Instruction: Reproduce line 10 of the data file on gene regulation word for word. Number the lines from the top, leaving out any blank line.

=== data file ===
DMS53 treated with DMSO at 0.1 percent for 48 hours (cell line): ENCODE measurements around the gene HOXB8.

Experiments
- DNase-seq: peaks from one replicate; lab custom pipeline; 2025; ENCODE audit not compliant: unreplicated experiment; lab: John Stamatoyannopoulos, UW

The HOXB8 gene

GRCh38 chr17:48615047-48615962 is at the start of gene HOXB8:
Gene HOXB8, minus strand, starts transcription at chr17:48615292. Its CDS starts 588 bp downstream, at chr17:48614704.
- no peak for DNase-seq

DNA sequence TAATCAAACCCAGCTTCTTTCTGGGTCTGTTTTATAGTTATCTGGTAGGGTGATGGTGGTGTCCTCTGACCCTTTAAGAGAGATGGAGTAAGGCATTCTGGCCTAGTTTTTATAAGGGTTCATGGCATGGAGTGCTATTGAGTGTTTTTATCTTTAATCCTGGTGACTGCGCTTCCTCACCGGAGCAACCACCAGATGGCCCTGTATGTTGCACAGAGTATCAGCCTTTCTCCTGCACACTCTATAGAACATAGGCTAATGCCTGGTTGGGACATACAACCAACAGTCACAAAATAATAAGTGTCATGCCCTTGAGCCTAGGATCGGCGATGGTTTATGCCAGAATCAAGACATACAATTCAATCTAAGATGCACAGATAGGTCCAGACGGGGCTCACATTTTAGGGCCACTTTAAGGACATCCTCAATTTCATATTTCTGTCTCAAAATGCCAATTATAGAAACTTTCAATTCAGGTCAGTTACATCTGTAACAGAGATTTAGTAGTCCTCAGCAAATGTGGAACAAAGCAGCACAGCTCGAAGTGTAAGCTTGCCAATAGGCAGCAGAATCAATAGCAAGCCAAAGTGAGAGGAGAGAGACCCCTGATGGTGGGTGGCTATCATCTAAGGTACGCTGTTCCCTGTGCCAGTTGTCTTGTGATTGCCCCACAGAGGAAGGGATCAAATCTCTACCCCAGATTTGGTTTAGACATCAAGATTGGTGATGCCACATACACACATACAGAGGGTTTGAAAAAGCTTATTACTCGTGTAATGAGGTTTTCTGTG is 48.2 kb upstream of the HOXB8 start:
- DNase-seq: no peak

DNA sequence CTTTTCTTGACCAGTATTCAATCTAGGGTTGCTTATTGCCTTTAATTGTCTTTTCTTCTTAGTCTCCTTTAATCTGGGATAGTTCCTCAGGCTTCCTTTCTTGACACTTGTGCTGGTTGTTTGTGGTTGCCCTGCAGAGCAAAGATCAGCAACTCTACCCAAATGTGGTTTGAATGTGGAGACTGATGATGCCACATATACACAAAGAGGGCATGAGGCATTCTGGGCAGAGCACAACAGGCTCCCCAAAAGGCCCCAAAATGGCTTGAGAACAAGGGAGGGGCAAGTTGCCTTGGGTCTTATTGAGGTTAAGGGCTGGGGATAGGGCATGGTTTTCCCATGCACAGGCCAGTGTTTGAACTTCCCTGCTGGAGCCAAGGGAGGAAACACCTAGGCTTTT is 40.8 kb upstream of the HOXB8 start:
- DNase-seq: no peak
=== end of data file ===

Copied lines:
DNA sequence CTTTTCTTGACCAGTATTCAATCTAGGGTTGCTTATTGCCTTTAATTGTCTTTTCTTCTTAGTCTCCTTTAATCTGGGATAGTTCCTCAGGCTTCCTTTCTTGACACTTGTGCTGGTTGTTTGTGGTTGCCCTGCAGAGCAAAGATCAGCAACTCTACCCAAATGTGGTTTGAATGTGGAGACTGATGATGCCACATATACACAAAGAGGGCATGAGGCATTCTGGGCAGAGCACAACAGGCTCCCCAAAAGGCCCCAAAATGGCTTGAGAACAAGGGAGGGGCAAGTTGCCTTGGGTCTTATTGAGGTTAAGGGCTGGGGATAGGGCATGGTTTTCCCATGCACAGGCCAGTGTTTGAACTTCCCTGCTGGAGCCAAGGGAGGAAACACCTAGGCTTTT is 40.8 kb upstream of the HOXB8 start: